Date of this Version
CLINICAL MICROBIOLOGY REVIEWS, Vol. 22, No. 1, Jan. 2009, p. 13–36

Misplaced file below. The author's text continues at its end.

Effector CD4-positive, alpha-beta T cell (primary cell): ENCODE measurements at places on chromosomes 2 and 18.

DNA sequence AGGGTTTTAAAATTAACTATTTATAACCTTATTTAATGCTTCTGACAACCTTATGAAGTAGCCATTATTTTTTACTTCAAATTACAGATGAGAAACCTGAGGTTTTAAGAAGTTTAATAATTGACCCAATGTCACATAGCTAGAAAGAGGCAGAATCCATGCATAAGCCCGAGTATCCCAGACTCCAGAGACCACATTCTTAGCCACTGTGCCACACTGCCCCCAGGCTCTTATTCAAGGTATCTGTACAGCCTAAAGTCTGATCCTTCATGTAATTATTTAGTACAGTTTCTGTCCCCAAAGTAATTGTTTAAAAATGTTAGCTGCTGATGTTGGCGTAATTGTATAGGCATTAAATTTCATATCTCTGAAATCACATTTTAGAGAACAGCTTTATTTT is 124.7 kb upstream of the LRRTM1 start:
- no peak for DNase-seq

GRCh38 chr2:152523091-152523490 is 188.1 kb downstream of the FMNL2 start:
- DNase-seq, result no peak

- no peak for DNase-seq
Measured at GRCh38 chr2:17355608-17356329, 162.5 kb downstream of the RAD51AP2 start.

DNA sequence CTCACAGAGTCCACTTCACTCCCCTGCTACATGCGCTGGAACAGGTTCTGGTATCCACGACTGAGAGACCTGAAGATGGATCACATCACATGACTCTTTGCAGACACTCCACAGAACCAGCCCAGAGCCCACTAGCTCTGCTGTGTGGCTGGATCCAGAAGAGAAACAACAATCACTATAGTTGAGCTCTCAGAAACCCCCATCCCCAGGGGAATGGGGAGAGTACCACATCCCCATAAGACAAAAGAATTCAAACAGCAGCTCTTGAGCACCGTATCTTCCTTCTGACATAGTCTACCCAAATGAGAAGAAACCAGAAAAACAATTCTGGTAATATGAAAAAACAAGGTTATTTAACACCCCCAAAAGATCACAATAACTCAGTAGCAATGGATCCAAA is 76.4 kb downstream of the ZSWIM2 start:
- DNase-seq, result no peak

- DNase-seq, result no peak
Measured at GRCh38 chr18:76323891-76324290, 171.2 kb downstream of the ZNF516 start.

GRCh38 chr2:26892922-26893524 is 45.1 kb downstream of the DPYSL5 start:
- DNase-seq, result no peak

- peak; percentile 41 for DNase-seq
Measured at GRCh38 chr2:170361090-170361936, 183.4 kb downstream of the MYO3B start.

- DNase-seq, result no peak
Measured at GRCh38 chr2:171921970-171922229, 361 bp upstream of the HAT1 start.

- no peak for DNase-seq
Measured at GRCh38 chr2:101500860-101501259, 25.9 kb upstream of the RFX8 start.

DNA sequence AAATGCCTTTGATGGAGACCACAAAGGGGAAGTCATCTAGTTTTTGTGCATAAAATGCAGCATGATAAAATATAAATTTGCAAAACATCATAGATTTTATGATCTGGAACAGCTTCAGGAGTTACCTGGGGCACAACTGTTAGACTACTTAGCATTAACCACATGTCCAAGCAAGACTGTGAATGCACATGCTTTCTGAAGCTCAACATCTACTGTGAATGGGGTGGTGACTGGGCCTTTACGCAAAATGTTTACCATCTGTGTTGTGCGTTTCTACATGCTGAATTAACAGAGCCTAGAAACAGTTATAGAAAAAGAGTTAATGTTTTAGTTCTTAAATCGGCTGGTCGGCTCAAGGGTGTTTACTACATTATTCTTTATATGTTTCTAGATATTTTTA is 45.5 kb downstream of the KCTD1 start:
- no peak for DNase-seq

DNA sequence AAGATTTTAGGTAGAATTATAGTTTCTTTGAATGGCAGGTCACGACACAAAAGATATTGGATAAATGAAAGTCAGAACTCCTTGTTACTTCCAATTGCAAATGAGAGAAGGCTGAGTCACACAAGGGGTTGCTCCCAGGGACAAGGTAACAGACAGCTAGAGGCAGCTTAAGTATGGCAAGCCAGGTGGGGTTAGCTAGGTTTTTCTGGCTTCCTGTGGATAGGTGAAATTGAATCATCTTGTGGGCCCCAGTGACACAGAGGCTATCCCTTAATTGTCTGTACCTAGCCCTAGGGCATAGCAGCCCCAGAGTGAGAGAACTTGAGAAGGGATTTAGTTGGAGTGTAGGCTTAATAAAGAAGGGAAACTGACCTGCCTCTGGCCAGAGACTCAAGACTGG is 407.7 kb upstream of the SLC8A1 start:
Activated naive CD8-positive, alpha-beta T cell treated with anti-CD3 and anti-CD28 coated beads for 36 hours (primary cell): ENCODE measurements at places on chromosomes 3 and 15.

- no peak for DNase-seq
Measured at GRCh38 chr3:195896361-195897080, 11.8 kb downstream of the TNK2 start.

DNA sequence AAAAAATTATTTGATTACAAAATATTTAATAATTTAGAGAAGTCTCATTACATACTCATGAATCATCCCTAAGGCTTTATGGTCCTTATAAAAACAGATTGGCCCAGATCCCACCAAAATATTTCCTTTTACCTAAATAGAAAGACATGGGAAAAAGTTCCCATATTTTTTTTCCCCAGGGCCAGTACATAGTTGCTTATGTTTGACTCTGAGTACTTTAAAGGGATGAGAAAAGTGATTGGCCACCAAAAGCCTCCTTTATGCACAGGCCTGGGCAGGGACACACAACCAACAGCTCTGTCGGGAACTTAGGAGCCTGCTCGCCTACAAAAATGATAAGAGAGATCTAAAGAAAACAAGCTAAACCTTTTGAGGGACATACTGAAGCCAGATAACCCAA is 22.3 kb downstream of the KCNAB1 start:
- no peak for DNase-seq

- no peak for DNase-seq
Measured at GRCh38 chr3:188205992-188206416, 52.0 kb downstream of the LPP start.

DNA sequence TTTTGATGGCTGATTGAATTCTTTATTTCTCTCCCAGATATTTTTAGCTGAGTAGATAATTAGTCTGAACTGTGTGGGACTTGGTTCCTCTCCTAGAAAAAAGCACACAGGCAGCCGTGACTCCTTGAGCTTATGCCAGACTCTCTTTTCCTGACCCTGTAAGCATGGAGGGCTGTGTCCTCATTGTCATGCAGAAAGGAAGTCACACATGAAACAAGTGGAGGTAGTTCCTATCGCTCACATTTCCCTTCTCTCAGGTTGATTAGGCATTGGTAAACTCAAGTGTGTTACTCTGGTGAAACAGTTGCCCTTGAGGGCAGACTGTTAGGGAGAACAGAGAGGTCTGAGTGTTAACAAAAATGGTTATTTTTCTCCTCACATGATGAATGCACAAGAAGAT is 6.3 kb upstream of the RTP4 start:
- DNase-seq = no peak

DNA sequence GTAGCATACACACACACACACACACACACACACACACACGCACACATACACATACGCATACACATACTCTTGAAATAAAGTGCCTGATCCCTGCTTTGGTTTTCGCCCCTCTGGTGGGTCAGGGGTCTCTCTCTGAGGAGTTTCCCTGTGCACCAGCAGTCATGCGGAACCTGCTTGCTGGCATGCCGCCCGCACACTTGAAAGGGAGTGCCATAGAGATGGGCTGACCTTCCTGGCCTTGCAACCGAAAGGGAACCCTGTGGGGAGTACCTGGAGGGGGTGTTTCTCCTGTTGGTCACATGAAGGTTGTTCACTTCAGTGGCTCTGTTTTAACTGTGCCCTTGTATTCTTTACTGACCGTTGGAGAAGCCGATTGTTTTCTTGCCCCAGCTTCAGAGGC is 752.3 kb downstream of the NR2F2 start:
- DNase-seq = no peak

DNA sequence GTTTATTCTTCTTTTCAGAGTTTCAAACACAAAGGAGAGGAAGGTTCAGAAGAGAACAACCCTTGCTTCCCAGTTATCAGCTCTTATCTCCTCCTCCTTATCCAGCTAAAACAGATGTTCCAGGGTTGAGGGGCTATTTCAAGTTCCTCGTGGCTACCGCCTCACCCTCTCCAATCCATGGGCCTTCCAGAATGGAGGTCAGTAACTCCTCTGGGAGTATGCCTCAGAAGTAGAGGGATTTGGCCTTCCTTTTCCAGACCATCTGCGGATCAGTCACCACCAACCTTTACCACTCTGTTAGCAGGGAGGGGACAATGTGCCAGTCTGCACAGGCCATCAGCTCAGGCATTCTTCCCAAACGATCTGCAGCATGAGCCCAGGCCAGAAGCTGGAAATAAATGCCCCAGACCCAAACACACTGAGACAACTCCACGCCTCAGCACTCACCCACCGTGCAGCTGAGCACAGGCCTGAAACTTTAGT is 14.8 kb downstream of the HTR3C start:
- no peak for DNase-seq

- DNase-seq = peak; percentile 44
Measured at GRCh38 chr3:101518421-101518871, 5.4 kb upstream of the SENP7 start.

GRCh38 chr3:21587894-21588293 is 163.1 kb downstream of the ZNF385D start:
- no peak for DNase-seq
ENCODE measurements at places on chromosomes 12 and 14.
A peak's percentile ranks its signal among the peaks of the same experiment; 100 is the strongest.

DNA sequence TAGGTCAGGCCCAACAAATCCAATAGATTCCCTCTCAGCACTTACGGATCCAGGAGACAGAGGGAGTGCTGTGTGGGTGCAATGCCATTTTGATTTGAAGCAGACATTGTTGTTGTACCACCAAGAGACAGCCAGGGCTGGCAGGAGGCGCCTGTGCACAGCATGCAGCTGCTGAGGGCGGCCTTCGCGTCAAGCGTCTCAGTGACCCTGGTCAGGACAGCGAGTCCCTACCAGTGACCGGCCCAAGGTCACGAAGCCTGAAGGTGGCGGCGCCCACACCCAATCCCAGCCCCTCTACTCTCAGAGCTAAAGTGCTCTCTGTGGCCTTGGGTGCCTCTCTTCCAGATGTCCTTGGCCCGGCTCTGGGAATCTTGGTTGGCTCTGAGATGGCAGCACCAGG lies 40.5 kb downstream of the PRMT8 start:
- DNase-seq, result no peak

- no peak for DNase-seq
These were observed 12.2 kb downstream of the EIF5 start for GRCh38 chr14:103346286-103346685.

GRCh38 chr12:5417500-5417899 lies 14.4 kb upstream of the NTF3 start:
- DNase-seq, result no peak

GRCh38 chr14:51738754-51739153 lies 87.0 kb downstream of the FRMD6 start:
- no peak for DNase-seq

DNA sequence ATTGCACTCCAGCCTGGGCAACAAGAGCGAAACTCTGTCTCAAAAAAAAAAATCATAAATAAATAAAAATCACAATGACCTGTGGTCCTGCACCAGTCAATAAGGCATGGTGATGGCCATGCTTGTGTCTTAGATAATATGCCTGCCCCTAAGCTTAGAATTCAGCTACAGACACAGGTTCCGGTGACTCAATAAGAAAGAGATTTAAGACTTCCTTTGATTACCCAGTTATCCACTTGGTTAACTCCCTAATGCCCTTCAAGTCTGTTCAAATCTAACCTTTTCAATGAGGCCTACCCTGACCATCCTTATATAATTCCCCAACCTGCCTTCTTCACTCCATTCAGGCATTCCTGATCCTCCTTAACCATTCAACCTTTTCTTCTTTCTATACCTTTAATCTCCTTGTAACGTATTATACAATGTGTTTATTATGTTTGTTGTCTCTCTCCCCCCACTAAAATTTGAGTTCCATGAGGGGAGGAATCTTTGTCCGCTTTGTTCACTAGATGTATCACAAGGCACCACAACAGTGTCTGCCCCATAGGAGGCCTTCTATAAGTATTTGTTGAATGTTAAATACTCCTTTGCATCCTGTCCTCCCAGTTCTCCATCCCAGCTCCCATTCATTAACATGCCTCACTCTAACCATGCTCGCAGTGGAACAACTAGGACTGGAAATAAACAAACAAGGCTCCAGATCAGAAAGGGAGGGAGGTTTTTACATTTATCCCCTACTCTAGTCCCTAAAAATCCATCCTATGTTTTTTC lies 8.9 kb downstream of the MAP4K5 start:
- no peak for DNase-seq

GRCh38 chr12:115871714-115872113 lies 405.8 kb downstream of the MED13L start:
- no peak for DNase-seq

Each year malaria infects about one-half billion people, killing 1 million to 2 million and severely dampening economic development (44, 123, 133, 289, 321a, 321b). The parasitic Plasmodium species causing malaria persist and even flourish despite the availability of tools for prevention, control, and treatment. Those tools consist of an array of drugs, diagnostics, and insecticides and a detailed understanding of the breeding site preferences of the many anopheline mosquito vectors. Despite the tremendous strides in biotechnology during the past 5 decades and the application to malaria of the many breakthroughs in molecular biology, genetics, immunology, and vaccinology by talented researchers, useful vaccines of any type evade us. This review examines one factor that may contribute substantially to this failure: inadequate understanding of naturally acquired immunity (NAI).